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Why You Should Care About Healthcare Fraud, Waste and Abuse

Fraud, Waste and Abuse

An Introduction to Fraud, Waste and Abuse

It’s no secret that American healthcare is costly. In 2017, we spent $3.3 trillion on healthcare (accounting for 17.9% of the Gross Domestic Product)[1], about 31% higher than the next highest per capita spender, Switzerland[2]. By 2026, healthcare costs are projected to balloon to $5.7 trillion[3]. The surge is driven primarily through high pricing in medical services, specialty medicine and increased enrollment and utilization within Medicare and Medicaid. The increase in size and complexity across both government-sponsored programs and commercial plans make them particularly vulnerable to fraud, waste and abuse (FWA).

What exactly is FWA? It can be divided into three distinct categories:

  • Fraud: Intentional concealment or deception to gain something of value, often involving the criminal and/or civil (e.g. billing for services at an inflated rate).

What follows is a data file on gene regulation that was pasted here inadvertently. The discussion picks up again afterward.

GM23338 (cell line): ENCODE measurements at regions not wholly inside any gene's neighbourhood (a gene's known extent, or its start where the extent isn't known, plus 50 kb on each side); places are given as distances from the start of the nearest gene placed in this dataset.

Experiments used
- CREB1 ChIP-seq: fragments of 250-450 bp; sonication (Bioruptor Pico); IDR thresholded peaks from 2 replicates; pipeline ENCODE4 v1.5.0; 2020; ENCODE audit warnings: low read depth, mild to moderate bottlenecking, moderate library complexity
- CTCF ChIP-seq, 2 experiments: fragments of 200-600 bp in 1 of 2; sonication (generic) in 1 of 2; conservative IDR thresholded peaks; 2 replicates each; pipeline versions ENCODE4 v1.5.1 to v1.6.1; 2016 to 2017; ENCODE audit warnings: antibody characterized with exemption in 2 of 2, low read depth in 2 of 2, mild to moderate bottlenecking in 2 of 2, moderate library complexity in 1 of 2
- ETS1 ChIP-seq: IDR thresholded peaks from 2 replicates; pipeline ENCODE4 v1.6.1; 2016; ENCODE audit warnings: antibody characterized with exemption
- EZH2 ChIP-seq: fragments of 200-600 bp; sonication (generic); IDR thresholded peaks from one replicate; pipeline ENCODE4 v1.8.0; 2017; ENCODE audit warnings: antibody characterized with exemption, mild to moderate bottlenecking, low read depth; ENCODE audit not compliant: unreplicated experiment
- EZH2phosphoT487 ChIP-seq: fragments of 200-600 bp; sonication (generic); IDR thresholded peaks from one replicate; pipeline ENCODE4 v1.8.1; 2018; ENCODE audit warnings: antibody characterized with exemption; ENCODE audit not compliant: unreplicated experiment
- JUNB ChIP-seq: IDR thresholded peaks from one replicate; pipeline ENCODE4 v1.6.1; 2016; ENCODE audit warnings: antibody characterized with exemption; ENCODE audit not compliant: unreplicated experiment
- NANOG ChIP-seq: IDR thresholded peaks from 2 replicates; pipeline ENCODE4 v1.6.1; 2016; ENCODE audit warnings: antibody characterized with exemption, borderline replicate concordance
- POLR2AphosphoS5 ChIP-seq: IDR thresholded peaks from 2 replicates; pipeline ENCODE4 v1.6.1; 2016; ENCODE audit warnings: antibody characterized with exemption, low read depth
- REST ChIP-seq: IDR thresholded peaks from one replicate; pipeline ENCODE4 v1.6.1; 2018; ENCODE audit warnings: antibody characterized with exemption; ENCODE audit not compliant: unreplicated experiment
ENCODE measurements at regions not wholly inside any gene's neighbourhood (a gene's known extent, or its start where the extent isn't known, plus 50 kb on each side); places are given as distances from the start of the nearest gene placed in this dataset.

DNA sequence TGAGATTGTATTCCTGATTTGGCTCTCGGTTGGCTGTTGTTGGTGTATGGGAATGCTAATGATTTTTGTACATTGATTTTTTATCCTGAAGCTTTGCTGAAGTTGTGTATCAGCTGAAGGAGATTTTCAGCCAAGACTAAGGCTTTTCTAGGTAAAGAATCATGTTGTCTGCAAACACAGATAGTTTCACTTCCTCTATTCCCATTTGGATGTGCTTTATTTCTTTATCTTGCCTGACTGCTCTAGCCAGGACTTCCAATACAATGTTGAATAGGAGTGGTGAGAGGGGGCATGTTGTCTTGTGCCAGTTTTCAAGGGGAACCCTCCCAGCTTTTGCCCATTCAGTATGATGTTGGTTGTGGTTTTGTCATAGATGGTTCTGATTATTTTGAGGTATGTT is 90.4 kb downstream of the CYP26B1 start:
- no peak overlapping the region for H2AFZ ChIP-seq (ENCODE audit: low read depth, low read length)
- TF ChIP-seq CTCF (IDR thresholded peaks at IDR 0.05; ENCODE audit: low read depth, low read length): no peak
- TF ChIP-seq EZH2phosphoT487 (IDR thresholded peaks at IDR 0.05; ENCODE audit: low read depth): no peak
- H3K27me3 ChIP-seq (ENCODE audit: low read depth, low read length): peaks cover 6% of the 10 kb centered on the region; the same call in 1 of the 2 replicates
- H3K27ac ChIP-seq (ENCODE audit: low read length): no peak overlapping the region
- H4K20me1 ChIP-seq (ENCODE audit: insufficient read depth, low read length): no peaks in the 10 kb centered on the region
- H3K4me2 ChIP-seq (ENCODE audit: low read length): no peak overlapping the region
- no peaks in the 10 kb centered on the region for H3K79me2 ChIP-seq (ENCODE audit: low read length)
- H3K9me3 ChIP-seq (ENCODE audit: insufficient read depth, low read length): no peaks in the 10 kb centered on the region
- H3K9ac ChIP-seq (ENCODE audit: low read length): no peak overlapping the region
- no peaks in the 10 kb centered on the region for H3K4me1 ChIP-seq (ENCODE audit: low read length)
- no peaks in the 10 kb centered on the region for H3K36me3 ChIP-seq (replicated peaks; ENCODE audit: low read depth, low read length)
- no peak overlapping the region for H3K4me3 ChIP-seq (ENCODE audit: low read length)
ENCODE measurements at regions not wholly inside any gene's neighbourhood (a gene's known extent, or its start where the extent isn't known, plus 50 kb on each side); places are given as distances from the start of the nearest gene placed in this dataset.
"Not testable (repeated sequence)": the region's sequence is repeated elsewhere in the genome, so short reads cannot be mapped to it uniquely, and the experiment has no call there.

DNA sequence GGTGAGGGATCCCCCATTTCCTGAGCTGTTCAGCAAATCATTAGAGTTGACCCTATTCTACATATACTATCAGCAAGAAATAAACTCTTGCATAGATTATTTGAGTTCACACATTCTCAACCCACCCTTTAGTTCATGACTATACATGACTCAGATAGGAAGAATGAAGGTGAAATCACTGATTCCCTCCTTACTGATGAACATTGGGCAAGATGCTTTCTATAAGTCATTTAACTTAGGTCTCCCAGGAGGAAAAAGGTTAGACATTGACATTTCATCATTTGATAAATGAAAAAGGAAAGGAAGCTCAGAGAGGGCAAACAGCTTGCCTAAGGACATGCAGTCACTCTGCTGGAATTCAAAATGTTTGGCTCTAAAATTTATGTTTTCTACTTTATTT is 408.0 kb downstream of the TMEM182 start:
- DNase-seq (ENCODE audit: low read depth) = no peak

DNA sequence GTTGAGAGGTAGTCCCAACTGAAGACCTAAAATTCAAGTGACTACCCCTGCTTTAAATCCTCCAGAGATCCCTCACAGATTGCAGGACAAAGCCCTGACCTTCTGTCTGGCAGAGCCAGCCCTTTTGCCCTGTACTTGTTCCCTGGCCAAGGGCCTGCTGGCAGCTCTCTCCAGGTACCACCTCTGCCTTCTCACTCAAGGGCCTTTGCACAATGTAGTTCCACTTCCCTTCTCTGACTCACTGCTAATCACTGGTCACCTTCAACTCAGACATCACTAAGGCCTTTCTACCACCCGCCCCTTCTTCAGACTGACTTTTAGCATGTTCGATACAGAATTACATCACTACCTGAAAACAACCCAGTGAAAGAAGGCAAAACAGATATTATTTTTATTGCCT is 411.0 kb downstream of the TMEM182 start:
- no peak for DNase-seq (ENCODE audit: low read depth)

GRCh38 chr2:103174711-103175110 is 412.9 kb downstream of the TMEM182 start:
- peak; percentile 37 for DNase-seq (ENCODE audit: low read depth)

• Waste: Excessive use of health services, although not necessarily intentional wrongdoing (e.g. prescribing a medically unnecessary procedure based on comfort level).
  • Abuse: Unsubstantiated payment for services, sometimes intentional, exploiting gaps in policy (e.g. misusing codes on a claim).


What Does FWA Cost Us?

The National Health Care Anti-Fraud Association estimates that we lose tens of billions of dollars to fraud[4]each year, and many estimates climb much higher. The Coalition Against Insurance Fraud asserts that we lost $487 billion to fraud and human error in a single year[5], comprising about one-fifth of the total cost of healthcare.